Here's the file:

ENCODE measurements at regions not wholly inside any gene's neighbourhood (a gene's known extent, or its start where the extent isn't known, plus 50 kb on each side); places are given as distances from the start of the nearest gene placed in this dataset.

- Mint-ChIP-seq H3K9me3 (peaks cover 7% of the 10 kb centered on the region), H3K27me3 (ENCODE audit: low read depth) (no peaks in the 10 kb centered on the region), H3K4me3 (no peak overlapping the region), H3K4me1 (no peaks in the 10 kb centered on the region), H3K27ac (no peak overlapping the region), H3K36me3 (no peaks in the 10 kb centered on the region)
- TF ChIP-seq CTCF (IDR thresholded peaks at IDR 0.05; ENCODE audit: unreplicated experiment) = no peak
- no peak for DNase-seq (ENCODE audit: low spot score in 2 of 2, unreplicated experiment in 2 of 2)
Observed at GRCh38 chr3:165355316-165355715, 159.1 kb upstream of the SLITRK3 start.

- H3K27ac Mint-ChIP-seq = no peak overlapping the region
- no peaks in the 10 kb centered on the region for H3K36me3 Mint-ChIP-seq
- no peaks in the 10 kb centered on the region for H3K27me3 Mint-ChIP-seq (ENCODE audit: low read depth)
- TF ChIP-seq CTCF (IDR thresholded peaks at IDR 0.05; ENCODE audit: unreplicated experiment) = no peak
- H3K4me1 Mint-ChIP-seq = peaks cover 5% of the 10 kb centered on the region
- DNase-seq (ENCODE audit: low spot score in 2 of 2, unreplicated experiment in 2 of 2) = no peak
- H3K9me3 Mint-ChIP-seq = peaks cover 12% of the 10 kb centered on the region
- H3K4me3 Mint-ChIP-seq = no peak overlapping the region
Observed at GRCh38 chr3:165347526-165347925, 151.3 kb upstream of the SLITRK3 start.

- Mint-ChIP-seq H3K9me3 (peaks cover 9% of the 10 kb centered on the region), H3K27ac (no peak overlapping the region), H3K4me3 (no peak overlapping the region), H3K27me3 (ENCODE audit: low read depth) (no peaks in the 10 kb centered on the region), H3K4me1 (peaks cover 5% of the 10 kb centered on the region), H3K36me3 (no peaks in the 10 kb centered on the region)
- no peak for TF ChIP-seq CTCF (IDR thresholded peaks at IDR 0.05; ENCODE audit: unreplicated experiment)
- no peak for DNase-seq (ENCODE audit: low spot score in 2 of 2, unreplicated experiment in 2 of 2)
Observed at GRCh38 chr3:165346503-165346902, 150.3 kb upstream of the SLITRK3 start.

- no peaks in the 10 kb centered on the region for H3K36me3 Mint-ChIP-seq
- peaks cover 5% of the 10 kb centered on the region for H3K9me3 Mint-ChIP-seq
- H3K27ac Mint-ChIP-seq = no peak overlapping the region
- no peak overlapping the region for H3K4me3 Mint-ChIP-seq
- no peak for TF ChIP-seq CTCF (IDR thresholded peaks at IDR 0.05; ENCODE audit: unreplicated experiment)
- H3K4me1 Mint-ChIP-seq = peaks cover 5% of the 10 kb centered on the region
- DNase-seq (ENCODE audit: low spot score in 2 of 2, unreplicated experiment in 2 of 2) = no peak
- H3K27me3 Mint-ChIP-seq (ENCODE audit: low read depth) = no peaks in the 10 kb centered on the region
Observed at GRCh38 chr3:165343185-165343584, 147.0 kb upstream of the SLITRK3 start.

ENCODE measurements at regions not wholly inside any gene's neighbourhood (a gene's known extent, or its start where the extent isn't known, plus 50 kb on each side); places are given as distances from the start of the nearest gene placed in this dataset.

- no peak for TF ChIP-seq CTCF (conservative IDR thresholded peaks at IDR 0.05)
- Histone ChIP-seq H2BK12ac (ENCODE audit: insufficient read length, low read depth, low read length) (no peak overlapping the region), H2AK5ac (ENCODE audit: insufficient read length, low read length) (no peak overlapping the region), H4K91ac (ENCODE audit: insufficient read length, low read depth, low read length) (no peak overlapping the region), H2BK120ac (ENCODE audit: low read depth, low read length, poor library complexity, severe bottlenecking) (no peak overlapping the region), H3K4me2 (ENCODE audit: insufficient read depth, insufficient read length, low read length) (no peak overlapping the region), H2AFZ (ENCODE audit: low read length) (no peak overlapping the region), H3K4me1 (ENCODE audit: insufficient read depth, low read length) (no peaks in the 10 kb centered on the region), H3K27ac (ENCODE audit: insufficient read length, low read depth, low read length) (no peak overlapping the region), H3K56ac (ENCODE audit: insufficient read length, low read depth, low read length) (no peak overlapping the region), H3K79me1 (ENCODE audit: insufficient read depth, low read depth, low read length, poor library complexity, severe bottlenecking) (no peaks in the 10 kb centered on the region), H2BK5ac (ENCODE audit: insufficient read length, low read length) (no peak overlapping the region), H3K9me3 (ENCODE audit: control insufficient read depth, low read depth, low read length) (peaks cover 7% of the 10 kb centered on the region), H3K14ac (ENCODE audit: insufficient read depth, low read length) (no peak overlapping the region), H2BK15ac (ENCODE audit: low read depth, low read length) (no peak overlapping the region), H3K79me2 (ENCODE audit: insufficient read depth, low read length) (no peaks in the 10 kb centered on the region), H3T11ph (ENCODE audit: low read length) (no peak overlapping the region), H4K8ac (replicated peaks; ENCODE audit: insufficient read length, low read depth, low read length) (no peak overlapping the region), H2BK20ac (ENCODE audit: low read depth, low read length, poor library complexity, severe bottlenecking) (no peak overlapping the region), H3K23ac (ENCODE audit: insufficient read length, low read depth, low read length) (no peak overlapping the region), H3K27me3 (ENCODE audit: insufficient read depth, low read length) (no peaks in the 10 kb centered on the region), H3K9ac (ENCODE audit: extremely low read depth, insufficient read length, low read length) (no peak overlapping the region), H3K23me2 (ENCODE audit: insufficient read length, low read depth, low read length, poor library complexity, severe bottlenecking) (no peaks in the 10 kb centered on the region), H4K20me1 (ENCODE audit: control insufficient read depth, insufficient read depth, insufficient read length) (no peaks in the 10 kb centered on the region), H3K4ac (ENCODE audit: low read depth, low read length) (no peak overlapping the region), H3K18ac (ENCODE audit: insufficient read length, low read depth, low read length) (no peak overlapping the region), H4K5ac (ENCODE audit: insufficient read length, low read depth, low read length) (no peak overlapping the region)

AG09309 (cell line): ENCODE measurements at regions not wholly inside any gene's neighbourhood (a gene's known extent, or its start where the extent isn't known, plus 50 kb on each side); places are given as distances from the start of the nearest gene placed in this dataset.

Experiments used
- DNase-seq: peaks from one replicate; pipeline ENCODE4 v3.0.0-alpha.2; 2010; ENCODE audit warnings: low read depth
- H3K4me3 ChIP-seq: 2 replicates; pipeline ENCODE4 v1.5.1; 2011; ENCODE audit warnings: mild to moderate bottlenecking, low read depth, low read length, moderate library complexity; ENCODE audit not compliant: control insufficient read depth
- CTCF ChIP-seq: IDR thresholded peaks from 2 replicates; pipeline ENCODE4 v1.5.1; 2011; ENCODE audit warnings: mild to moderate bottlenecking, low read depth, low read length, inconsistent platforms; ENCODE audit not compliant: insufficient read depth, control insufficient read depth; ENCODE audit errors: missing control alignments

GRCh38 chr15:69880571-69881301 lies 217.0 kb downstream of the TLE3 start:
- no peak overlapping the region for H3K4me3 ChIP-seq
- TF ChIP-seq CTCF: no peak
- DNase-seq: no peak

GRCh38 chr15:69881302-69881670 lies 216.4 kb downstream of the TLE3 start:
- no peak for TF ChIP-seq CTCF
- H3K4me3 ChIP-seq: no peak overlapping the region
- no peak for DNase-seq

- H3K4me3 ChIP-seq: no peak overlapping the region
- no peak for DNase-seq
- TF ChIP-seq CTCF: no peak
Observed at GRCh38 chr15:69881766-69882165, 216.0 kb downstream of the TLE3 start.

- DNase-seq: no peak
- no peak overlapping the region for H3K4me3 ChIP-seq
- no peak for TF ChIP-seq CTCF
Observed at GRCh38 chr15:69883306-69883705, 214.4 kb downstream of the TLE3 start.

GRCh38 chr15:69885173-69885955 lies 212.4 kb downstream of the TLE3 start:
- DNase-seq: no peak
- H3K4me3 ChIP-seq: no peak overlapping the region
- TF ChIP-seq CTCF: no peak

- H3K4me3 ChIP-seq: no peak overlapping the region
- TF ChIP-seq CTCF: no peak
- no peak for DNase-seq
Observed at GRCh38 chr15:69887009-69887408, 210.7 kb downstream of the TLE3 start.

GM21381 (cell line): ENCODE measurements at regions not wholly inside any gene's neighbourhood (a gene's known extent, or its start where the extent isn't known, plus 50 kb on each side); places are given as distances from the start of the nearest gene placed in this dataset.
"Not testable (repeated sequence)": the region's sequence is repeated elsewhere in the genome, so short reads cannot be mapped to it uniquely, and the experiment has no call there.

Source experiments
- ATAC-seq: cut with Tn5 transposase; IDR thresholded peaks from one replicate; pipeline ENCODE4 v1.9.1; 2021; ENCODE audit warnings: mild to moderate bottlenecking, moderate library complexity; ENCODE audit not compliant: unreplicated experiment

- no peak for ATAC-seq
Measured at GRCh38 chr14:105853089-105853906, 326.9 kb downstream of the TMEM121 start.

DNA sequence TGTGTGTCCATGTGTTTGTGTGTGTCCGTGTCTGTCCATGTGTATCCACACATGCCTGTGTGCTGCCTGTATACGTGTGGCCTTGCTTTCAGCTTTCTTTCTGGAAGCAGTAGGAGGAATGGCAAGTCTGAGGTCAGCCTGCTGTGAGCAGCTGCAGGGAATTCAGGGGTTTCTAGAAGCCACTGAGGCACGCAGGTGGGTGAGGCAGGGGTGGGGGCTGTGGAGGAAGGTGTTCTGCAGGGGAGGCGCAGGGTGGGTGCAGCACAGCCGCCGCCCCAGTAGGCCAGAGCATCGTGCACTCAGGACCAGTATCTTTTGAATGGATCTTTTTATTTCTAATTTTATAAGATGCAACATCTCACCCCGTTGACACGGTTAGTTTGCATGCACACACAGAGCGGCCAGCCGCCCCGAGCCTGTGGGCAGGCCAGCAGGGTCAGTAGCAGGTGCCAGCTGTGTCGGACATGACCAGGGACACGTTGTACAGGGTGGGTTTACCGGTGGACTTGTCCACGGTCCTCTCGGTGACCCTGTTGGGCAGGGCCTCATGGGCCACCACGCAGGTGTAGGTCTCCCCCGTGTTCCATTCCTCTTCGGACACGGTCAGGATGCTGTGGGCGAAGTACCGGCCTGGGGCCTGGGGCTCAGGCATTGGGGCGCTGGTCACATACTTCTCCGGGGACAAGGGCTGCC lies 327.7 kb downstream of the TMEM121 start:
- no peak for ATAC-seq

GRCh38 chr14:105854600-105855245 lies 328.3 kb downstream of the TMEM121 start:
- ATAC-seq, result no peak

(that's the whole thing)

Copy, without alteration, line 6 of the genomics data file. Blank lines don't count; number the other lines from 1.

- H3K27ac Mint-ChIP-seq = no peak overlapping the region